Mesa Road Trunk Sewer Project

In order to accommodate increased system flows and improve wetland protections for Goleta Slough, Goleta West Sanitary District will be replacing and relocating a main sewer line along Mesa Road.  The District hopes to begin construction of the project in the spring/summer of 2013.

The existing collection system includes a 33-inch gravity sewer line located just south of Mesa Road between Los Carneros Road and the District headquarters.The line was constructed in 1966 and is located in a wetlands area of the Goleta Slough.

As part of the District’s planning efforts a hydraulic analysis was performed on the entire sewer collection system.  The purpose of the analysis was to identify GWSD facilities that do not meet the District’s design capacity standards.  Those standards were adopted to ensure that the collection system is sized to convey peak wet weather flows in order to protect against sewer system overflows.  The aforementioned 33-inch sewer was identified as not meeting the design capacity standard under existing, ten year and build-out flow conditions.

In the past, groups such as the Goleta Slough Management Committee have encouraged the District to relocate the sewer line out of the environmentally sensitive wetland area.

After receiving the results of the hydraulic analysis, GWSD determined that the environmental concerns could be addressed concurrently with increasing the pipe size.  The Board of Directors decided to relocate the new pipeline into Mesa Rd.out of the wetland area and to abandon the existing 33-inch pipeline.  While this alternative was determined to be more costly, the environmental benefits are significant thus making this approach the overall best solution.

District Consultants are nearing the end of the design and permitting portion of the project.  The engineer’s estimate for the project is $9 million.

Mesa Road Pipeline Replacement Project Begins This Summer
Western Goleta and Isla Vista’s wastewater lines flow like tree branches from neighborhoods, commercial properties and through some of Goleta’s most prized open spaces. Eventually, these all feed into one major “trunk” pipeline, beginning near the intersection of Los Carneros and Mesa roads. This main line adjacent to Mesa Road flows to the District headquarters pump station. The wastewater is then pumped to the regional treatment plant, east of the Santa Barbara Airport terminal.

In 2007, Goleta West completed a Wastewater Master Plan, which determined that the capacity of the “Mesa Trunk Sewer Line” should be increased to ensure that the system is sized to convey future peak
wet weather flows. A plan was then put into motion to replace the old 33-inch line with a 42-inch pipeline and to relocate it out of the wetlands and into Mesa Road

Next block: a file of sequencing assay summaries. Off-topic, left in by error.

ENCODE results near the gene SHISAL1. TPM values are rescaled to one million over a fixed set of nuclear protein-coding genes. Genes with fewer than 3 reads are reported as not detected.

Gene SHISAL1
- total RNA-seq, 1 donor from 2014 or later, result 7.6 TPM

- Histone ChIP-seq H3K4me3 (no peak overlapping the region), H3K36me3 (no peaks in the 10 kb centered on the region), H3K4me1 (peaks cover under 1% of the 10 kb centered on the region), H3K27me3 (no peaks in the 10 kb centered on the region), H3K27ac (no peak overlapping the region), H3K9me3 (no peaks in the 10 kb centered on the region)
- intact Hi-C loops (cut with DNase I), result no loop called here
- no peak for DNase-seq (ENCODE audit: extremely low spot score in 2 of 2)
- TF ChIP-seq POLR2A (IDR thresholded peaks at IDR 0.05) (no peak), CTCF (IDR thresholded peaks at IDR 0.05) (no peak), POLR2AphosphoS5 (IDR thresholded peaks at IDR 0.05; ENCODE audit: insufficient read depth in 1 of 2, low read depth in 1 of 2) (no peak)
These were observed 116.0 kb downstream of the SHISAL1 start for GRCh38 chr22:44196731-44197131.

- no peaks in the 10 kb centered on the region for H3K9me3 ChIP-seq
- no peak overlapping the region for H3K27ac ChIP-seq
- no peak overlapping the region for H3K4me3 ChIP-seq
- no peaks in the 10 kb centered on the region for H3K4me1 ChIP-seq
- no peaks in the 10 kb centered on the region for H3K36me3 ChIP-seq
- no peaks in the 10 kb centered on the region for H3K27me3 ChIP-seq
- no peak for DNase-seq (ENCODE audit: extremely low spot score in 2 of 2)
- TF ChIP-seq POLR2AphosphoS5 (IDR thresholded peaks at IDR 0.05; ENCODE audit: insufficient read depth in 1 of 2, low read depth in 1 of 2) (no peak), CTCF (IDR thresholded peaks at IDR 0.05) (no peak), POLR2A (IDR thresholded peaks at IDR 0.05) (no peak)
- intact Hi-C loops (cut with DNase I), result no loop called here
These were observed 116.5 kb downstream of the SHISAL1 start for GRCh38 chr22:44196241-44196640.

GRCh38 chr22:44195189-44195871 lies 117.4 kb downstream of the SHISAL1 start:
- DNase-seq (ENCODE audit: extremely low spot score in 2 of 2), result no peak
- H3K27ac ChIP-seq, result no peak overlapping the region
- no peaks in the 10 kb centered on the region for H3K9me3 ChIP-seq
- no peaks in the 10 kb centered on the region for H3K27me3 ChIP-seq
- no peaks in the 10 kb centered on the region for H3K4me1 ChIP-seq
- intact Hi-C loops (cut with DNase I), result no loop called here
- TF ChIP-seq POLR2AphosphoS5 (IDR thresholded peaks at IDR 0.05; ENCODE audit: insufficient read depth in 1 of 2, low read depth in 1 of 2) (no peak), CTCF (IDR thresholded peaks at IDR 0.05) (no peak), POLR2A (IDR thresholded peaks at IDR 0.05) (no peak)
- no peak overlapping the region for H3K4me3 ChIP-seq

Construction begins this summer.
For years, the District has set aside funds for capital improvement projects like this one. The cost to replace the Mesa Trunk Sewer is estimated to be approximately $9 million, and it will be paid entirely from our reserve funds.


Pipeline Relocation = Wetlands Benefit
Currently, the existing line is located just south of Mesa Road in the East Storke Wetlands, an environmentally sensitive habitat located next to the Goleta Slough Ecological Reserve. In the past, community groups such as the Goleta Slough Management Committee have encouraged the District to relocate the trunk line out of this environmentally sensitive area. Agreeing, the District’s Board of Directors made the decision to abandon the old line and relocate the new larger pipeline out of the wetland area and underneath existing Mesa Rd. This relocation will also provide for improved maintenance access to the facilities. The Goleta Slough Management Committee has been consulted on this project. Founded in 1991, the Committee’s purpose is to work cooperatively with regulatory agencies, property owners and public interest groups to provide for a healthy Goleta Slough, considering the Slough’s ecosystem and recognizing a mixture of land uses. Pat Saley, the facilitator of the Slough committee says: “The Goleta Slough Management Committee has supported relocating sewer lines out of wetlands since our inception over 20 years ago. We see this as a win-win project for two reasons. First, access and maintenance of the sewer lines will be much easier once they are relocated outside the wetland. Second, the habitat will also benefit by eliminating sewer line maintenance work in the wetland.”

Using Modern Technology
Due to unstable soil conditions, a process called “microtunneling” will be used to install the new pipeline underneath the existing pavement of Mesa Road. The process is similar to installing a new sewer lateral from one’s home to a system main via trenchless technology. Simply put, there are two excavation points – at the beginning and the end of the line. The microtunneling machine is placed in the launch shaft (see Figure 1); the machine bores a subterranean tunnel thru the soil. Pipe segments are then lowered into the shaft and installed into the newly bored tunnel. The process continues until reaching the retrieval shaft.